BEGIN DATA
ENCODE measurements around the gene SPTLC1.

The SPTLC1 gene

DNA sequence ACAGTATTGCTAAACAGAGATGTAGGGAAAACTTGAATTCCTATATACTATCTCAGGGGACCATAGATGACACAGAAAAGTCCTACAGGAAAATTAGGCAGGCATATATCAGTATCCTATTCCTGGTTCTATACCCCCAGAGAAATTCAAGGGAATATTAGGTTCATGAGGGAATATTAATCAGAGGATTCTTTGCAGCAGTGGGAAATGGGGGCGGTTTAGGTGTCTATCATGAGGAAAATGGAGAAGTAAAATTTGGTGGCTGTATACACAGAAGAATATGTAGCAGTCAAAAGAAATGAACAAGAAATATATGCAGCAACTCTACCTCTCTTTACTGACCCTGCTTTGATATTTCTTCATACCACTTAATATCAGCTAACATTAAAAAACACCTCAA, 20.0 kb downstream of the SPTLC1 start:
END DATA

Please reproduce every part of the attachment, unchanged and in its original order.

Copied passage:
ENCODE measurements around the gene SPTLC1.

The SPTLC1 gene

DNA sequence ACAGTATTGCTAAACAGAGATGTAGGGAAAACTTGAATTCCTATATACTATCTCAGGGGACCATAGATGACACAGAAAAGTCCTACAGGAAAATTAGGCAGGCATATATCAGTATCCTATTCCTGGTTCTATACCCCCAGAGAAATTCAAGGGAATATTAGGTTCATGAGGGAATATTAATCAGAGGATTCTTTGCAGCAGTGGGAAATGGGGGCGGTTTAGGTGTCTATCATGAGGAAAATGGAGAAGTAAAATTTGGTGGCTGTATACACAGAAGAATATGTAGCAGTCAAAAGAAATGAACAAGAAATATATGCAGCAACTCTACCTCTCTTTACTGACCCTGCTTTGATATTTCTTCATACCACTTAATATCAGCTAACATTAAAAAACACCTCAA, 20.0 kb downstream of the SPTLC1 start: